Government spokesman George Petalotis on Tuesday spoke of a "long road of negotiations" with the European Commission (EC), European Central Bank (ECB) and International Monetary Fund (IMF) 'troika', stressing that nothing will be 'gifted' to Greece and that "the changes needed and strict devotion to the targets for better results are our own issue".
Replying to press questions during a regular briefing, Petalotis warned against "cultivating expectations" given that the negotiation was continuing, adding that "the fact that we are discussing the fifth tranche (of the EU-IMF bailout loan to Greece) means that, in having received the four previous tranches, we have achieved much".
On opposition criticism that the Memorandum policy has failed, Petalotis countered that "not only have we not failed, but the recession is receding and positive signs are appearing", adding that outside "they are saying that we have

To another question, he said that the need for immediate results was the basic difference between main opposition New Democracy's (ND) proposal on taxation and the policy being followed by the government.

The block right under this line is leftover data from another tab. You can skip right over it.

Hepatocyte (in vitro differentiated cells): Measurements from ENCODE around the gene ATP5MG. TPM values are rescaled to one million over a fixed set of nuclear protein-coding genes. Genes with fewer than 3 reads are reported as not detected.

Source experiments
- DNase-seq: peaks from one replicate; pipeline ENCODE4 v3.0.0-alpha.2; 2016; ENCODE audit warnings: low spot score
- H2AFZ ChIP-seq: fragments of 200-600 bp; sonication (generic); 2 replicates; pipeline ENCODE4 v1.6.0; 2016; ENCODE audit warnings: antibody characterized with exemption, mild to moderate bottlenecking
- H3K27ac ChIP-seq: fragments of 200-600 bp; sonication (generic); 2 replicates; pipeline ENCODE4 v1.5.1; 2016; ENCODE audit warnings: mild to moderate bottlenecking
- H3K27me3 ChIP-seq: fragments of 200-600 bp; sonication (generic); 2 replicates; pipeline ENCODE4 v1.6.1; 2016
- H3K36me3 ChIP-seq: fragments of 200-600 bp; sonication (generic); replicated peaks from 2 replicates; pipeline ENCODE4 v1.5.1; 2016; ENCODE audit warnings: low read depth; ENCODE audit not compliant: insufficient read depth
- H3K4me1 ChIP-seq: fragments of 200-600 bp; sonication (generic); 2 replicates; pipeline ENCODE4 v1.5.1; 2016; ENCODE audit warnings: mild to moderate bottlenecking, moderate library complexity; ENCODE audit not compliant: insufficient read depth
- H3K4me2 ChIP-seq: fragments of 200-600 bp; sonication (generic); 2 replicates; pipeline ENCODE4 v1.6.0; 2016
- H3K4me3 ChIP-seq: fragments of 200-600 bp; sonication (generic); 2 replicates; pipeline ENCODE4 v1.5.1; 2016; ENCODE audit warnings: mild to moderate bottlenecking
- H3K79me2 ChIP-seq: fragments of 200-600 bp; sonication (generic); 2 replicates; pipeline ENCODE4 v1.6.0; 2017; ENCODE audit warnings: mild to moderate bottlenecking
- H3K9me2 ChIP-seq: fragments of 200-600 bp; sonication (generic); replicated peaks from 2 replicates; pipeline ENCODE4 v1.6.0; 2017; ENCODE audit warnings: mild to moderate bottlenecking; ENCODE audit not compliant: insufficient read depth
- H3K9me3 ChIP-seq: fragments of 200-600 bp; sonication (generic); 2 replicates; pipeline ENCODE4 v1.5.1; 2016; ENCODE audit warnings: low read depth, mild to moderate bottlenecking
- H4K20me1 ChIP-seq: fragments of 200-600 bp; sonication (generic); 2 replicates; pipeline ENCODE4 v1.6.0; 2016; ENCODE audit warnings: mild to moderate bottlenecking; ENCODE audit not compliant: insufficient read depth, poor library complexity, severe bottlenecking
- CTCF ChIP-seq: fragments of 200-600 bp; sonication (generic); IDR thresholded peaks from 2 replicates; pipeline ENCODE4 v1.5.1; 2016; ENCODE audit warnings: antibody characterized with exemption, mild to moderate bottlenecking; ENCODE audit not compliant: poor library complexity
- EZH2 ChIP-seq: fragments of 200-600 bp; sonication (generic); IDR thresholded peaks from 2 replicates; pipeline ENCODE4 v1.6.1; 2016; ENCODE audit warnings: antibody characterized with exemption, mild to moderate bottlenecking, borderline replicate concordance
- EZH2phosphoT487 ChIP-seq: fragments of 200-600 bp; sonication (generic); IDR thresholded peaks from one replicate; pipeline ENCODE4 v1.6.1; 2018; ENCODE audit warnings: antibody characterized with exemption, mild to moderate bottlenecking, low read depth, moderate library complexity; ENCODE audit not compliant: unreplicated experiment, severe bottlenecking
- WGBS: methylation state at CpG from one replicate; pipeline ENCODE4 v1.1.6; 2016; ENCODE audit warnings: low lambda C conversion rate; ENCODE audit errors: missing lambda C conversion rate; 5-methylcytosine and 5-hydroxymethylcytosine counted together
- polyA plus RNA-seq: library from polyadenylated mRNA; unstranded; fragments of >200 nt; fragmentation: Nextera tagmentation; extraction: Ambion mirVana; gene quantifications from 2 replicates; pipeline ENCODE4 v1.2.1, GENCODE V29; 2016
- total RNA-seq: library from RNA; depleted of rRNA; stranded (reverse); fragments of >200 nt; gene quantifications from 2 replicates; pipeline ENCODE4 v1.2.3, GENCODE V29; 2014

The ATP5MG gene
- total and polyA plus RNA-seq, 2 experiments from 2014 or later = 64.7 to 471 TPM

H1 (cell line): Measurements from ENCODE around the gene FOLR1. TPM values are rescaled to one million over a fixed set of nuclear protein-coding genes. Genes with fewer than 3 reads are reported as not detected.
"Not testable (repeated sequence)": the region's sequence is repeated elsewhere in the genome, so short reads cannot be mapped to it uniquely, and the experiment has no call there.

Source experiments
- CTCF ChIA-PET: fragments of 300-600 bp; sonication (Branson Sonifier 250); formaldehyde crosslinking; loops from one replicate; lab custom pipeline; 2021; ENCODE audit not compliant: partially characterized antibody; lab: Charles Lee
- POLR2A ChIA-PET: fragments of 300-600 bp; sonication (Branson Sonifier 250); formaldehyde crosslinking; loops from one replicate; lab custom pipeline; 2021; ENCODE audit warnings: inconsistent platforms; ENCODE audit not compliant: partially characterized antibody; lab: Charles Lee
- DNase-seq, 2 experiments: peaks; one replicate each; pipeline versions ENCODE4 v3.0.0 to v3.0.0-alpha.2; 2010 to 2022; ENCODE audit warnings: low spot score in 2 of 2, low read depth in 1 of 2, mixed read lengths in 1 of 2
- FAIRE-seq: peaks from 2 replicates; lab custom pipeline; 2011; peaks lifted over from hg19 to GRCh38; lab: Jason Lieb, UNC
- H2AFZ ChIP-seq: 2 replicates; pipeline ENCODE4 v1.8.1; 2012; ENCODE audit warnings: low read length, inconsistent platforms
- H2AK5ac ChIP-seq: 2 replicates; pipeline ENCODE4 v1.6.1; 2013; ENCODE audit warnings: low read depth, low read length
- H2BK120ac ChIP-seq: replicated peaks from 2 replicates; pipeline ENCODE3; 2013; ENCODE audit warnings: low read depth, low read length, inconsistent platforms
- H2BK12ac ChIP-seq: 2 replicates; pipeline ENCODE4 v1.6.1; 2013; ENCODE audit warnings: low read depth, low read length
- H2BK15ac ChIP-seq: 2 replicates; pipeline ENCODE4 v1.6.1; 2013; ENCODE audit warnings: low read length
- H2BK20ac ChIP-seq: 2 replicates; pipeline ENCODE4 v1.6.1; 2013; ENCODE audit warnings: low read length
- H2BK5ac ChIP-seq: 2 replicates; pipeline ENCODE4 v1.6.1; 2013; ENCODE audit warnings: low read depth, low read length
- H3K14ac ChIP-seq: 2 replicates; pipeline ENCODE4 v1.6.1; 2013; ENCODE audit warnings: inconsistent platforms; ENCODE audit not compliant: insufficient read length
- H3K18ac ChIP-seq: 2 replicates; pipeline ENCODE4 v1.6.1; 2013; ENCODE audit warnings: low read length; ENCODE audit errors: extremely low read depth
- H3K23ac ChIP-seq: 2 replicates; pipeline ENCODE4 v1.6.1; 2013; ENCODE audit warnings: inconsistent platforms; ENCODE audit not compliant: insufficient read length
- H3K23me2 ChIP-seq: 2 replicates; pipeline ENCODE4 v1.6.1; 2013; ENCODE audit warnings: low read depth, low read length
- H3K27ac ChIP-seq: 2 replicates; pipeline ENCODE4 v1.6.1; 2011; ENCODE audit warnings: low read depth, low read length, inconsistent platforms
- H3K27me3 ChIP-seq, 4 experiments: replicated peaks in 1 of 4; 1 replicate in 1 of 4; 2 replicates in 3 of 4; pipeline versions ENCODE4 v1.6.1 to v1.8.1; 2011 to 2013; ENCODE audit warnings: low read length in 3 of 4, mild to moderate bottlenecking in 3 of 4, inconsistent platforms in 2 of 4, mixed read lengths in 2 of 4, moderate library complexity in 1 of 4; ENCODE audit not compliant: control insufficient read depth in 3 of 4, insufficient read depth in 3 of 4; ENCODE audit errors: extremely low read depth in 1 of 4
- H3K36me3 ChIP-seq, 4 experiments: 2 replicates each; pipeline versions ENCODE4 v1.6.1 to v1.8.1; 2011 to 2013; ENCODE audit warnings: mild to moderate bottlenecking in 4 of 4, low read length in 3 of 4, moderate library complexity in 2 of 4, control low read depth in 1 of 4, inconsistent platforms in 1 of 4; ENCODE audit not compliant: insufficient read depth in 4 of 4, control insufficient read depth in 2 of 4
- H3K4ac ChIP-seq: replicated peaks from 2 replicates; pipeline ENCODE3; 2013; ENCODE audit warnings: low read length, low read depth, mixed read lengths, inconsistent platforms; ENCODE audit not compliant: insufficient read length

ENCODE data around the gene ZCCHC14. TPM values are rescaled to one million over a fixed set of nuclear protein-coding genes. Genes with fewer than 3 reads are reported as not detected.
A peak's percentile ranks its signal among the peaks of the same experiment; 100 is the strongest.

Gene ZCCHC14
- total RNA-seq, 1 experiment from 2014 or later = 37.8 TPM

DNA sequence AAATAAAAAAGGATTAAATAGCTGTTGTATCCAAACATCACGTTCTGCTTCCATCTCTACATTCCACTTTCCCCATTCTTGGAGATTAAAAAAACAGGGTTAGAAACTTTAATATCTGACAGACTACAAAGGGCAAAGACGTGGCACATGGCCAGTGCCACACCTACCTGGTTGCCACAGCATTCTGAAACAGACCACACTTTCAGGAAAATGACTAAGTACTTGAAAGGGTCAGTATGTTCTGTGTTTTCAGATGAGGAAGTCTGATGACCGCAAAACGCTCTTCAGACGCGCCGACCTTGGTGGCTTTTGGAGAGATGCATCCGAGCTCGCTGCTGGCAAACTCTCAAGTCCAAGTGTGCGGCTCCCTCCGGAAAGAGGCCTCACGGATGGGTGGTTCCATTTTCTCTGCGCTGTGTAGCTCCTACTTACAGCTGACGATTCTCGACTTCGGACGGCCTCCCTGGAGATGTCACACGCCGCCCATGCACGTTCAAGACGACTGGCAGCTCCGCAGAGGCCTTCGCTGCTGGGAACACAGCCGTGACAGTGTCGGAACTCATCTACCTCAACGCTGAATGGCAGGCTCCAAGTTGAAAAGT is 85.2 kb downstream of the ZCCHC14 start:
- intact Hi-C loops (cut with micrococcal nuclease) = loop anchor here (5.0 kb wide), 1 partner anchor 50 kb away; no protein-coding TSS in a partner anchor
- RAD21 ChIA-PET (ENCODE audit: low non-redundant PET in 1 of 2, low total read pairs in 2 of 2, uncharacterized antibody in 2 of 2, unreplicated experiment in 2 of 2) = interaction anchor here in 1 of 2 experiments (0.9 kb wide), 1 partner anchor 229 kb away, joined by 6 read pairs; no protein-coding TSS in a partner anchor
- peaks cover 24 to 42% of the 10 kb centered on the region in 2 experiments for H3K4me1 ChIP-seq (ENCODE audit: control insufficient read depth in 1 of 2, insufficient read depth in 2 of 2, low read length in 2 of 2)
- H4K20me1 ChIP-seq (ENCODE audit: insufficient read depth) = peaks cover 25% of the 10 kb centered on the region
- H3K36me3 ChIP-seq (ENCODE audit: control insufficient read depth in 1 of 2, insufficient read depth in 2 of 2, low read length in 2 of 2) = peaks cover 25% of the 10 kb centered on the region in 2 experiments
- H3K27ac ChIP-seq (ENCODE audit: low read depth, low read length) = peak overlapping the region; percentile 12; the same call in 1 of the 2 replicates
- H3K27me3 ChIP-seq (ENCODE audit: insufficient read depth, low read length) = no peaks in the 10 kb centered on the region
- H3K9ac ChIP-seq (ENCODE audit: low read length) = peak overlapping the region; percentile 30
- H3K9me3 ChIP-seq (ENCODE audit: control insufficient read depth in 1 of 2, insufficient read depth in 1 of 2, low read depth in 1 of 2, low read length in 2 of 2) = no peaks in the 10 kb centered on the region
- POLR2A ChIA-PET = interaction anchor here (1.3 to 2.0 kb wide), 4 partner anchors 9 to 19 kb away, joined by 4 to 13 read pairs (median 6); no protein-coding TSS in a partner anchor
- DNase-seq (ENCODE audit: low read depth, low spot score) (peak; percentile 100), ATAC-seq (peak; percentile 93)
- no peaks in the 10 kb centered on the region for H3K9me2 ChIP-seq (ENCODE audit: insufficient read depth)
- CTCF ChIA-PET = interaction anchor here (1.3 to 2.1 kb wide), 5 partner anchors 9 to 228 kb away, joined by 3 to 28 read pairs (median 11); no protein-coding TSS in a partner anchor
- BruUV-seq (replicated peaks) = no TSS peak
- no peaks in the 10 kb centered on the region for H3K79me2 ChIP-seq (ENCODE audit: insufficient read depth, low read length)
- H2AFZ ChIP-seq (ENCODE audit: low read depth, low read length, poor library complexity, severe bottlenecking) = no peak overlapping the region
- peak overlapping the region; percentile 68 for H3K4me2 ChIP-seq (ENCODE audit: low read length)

"We need immediate results and if ND's proposals (for reduction of tax rates) could bring about equivalent results we would accept them. But ND's proposals will not bring immediate results, and we cannot wait 2-3 years (for the measures proposed by ND to produce results)," the spokesman added.

To another question, he left open the prospect of a meeting between prime minister George Papandreou and ND leader Antonis Samaras, "when there are points for consensus", adding that what is being sought is for everyone to agree on an "axis of consensus" because that is what is demanded by the country's interests.

Petalotis further rejected as "ungrounded exaggerations" press speculation that "foreigners" will assume the task of the denationalisations, explaining that only technical assistance will be asked, adding that "neither will our tax bureau offices be managed by outsiders, nor will the denationalisations be decided by outsiders".

On speculation that some public utilities and organisations (DEKO) will be shut down, including the state radio and television foundation ERT, Petalotis passed them off as "science fiction scenarios" and something "between thriller and comedy".